is not just a nice thing to do - it is the moral will of God.
Failure to give Him the thanks due Him is sin."
[Jerry Bridges, Respectable Sins]

"O Lord, who lends me life, lend me a heart replete with thankfulness."

"He who remembers the benefits of his parents is too much occupied with his recollections to remember their faults."

"We never approach God without cause for gratitude.
Thankfulness, a duty and delight greatly prominent in the Bible, is the declarative mood of gratitude - a bright fire in the world's frigid zone,
the memory and homage of the heart, a master force in soul-building, the greatest tonic faith has. Be ye thankful."

The Spiritual Discipline of Giving Thanks

When you think about it, saying "Thank you," is one of the first manners we encourage small children to adopt. This simple practice of remembering to thank the people around us is so basic to positive human interactions that, when absent, it is a glaring rudeness that paints the withholding party as arrogant.

Somewhere along the line, then, we've learned that gratitude for services rendered or a job well done is an appropriate and meaningful human to human response in life.

But what about thankfulness as a spiritual practice and a way of life?

In Psalm 50, the poet is speaking for God when he says--

"I don't need bulls from your farms or goats from your herds. All the animals in the forest are mine and the cattle on thousands of hills. All the wild birds are mine and all living thingsin the land... Let the GIVING OF THANKS be your sacrifice to God..."

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Why do I always forget how blessed and lucky I am? Why do I always have a hard time recognizing the many things I should be thankful for? How every little thing in my life—both easy and hard, painful and pleasurable—has been orchestrated by God to form a purpose far grander than my own ambitions?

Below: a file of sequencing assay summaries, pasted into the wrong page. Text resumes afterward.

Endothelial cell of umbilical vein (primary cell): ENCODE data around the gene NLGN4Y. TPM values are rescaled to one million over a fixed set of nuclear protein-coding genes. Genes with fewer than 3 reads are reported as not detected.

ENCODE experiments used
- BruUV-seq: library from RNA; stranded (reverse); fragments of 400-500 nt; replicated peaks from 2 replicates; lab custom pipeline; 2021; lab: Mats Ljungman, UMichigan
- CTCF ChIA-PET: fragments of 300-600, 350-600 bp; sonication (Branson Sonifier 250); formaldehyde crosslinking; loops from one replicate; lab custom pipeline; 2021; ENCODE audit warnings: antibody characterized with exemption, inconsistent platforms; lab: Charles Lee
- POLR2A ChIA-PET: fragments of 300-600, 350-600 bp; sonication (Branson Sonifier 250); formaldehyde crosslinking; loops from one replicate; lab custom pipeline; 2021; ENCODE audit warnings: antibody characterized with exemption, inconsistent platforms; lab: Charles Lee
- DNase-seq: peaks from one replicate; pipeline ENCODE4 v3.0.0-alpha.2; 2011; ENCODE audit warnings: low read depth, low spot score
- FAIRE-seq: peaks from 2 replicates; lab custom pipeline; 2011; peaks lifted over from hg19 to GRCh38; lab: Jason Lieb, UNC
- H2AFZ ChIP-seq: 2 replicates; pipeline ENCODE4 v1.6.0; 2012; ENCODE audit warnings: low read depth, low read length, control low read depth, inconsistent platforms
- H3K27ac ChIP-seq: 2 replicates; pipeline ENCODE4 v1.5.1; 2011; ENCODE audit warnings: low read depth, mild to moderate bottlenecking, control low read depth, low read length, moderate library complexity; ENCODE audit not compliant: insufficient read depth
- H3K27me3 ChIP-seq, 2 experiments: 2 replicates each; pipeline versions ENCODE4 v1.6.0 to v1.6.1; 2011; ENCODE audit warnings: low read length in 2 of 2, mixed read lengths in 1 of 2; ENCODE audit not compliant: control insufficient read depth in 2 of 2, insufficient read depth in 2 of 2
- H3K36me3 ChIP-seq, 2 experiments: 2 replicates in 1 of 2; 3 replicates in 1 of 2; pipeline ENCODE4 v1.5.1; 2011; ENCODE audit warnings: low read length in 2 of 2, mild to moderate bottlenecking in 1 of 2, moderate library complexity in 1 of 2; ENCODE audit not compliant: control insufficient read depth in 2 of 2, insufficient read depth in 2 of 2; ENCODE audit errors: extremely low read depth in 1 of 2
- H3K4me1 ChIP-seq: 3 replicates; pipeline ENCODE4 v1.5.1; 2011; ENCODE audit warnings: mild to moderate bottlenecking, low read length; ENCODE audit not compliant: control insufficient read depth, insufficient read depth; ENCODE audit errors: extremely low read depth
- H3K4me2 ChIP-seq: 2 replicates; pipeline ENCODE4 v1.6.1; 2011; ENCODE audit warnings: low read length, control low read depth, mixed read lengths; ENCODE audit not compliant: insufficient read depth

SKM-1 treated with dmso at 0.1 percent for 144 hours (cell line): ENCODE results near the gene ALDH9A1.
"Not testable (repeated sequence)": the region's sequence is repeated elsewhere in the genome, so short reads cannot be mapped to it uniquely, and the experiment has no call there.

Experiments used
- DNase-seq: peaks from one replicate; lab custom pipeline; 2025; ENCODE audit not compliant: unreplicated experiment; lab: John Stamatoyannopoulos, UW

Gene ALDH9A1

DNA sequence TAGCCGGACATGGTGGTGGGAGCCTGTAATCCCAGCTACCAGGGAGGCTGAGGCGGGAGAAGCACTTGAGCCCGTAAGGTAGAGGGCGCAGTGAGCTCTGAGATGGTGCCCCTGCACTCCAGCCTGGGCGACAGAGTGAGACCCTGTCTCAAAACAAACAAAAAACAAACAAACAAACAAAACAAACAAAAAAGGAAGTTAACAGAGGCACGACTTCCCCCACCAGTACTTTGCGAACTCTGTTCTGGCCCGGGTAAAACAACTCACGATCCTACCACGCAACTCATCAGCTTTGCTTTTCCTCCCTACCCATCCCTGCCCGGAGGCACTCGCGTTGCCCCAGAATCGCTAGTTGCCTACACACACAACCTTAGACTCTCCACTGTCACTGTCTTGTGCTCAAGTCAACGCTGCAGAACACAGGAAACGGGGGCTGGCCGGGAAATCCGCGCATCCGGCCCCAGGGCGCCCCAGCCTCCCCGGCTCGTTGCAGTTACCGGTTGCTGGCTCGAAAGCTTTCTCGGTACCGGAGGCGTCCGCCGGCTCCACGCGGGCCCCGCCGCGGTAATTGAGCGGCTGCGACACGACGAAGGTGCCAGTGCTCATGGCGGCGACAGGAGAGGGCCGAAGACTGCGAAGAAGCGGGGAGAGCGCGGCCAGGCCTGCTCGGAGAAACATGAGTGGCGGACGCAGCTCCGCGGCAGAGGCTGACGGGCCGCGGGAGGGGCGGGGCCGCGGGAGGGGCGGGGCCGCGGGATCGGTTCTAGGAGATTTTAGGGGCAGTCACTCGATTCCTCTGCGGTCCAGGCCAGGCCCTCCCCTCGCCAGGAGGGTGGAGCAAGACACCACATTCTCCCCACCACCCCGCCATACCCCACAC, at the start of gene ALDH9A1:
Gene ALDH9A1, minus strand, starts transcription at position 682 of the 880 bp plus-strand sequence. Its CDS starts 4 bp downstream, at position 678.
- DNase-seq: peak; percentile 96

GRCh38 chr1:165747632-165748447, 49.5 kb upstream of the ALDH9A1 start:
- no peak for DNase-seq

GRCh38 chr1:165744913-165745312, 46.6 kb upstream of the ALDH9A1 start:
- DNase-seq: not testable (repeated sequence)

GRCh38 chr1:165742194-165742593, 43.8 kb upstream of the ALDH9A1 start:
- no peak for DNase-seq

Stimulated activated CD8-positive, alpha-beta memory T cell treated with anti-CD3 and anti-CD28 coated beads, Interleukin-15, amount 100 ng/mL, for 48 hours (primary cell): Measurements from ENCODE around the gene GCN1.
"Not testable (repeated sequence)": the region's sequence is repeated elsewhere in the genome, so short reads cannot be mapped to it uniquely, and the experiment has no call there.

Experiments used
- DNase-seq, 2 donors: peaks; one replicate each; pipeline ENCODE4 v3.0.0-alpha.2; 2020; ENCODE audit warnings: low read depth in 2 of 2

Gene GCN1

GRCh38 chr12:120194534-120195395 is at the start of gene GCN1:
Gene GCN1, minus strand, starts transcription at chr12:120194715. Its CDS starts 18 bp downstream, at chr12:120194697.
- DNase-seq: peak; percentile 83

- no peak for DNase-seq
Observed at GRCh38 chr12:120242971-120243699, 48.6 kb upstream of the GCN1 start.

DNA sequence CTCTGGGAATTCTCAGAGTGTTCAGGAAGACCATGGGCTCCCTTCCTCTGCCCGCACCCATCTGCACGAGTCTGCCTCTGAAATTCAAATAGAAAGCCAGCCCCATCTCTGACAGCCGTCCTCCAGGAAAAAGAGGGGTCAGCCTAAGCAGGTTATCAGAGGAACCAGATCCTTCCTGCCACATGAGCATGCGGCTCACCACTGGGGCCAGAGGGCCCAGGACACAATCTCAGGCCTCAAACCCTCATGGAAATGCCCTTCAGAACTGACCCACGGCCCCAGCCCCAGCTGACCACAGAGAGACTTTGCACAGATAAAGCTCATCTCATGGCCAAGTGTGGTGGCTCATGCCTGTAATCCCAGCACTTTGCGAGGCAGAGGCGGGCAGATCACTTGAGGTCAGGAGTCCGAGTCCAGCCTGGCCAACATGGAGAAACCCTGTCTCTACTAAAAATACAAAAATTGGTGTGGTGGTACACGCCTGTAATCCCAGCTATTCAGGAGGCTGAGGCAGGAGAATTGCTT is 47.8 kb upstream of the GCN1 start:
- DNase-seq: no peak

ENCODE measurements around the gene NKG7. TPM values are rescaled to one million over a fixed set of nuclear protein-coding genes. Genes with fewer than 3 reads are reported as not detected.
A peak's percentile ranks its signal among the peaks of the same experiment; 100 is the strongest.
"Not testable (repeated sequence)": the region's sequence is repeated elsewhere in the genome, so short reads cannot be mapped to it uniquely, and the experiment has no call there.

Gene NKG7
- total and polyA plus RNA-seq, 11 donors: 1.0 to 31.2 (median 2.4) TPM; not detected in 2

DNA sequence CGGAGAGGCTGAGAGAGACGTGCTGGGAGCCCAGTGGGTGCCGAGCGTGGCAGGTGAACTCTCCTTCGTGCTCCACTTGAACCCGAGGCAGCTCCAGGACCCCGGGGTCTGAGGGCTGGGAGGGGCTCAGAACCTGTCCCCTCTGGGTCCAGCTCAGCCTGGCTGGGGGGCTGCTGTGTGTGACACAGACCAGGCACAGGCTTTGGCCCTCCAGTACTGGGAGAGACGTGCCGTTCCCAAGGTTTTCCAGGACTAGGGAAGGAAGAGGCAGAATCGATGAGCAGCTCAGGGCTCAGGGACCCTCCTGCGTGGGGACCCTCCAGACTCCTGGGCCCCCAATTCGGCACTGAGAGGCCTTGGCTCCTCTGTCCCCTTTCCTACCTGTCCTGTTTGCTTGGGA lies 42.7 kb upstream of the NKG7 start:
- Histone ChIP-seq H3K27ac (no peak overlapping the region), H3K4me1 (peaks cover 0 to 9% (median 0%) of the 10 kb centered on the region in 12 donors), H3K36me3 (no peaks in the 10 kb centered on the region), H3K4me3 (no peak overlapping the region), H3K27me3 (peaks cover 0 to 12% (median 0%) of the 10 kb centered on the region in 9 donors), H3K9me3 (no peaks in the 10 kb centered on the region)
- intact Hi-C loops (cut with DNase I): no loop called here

I think part of it is that I’ve grown up in a world of entitlement. Ours is a world of debilitating entitlement. We are raised to assume that we have the inalienable right to be happy and healthy, that we are entitled to money and security and insurance and freedom to do and say whatever we want. We think it’s our prerogative, our destiny, our right. And so when good things happen to us we’re liable to shrug it off as “our due” instead of being humbled to a place of deep gratitude.

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Finish Line

The day before our 70.3 mile triathlon in Boise,Idaho, my friends and I walked past the official finish line. A great white arch with a digital timer and spotlights was to be the ending point for 1200 athletes brave or insane enough to attempt the race. Glimpsing the official finish line sent chills up my spine and caused my stomach to rise immediately into my throat. The finish line symbolizes success. And before a race, no athlete really knows for sure if they'll cross it. No one knows if they, hands raised in victory, will get their photo op. No ones knows what will happen. There are simply no guarantees. Months of hopes and dreams could easily be destroyed. Any number of things can go wrong: cramps, dehydration, inadequate nutrition, a bike crash, hypothermia, random collapse....